Tag Archives: Enjoyment

The Simplicity of True Enjoyment

2013 07 04 Family at the Lake72So if we have enough food and clothing, let us be content.

Teach those who are rich in this world not to be proud and not to trust in their money, which is so unreliable. Their trust should be in God, who richly gives us all we need for our enjoyment. 1 Timothy 6:8, 17 (NLT) [emphasis added]

I think back to all I have experienced in this life journey and consider which handful of moments have been the most meaningful, spiritually rich, life-giving experiences I have yet known. The most important element seems to be the people I was with in the experience. A few of the experiences involve art, music, or worship. To be completely honest, a few begin with just Wendy, me, and good food – and end with just Wendy, me, and no clothes (Have I mentioned that God loves sex between husbands and wives?!). Sitting back and analyzing here in the pre-dawn hour, I notice, that most of these amazing, life-giving experiences have three common threads:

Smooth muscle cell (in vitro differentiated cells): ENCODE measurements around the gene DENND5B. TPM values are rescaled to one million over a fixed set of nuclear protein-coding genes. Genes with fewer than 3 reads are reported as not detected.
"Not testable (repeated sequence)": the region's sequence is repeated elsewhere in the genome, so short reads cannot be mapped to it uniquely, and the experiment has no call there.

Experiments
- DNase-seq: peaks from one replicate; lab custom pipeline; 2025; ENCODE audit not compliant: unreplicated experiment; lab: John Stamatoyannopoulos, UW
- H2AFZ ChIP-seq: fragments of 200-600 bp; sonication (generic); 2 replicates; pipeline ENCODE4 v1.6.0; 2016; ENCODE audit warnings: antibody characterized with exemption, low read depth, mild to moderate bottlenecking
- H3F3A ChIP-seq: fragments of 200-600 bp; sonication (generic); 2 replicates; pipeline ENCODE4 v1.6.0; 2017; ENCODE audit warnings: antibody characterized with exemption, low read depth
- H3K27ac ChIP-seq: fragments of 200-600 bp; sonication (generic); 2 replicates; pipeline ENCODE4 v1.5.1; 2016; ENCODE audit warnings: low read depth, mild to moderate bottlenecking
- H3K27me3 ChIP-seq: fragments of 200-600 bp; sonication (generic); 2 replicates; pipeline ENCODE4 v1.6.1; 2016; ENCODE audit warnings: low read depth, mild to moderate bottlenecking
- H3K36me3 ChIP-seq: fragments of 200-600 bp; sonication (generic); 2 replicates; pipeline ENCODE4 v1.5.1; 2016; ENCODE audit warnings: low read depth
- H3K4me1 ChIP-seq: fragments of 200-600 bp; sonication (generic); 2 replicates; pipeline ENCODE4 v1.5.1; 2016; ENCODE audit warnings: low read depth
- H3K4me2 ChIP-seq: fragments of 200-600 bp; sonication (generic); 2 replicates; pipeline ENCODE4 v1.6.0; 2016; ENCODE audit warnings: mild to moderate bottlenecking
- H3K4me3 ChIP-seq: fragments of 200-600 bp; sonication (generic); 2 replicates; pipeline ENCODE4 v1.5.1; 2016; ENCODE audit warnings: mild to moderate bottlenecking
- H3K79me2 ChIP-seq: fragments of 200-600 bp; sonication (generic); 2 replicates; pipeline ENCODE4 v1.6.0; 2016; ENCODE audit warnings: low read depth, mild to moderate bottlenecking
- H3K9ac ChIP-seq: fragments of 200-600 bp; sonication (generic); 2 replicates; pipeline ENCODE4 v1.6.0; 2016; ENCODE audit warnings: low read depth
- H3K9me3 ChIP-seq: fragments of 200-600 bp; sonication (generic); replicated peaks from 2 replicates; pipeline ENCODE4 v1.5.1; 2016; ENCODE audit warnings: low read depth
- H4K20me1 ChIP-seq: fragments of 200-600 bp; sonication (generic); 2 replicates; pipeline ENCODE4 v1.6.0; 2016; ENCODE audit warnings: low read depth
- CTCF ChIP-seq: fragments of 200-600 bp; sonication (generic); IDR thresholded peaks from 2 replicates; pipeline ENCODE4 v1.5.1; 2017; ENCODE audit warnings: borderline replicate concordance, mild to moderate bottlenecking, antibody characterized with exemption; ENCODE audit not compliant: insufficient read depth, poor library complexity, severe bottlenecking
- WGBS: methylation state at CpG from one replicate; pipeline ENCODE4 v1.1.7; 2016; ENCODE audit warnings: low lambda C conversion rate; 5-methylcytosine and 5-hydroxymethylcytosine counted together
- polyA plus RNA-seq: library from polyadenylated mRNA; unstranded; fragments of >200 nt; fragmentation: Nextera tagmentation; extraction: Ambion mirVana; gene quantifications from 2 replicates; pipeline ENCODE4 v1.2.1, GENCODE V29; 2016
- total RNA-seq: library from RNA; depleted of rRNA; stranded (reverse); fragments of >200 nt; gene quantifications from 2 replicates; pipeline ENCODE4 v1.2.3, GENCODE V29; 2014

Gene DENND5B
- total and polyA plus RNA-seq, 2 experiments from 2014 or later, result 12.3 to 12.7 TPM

1. Good company (family/friends/loved ones)
  2. Good food (a feast, a celebration, or just a good meal)
  3. Good conversation (usually including laughter, and occasionally tears)

I was struck this morning by both the admonishment to be content with food and clothing, and the encouragement that God gives us all we need for enjoyment. How fascinating that not one of the experiences to reach the experiential pinnacle of my forty-some years of conscious memory have anything to do with gadgets, cars, homes, jobs, possessions, sports, bank accounts, IRAs, fortune, or fame. Certainly, a few of the meals and the locations of the meals were the result of the money that made them possible. It is not the food or the location, however, that ultimately made the experience so life-giving – but the people and the interaction.

I am challenged this morning by this realization. If I know that what has been truly enjoyable and life-giving is being around good people, breaking bread together, and engaging in good, life-giving conversation, then why is so much of my life discontentedly drained by chasing after those things which don’t even appear on my list?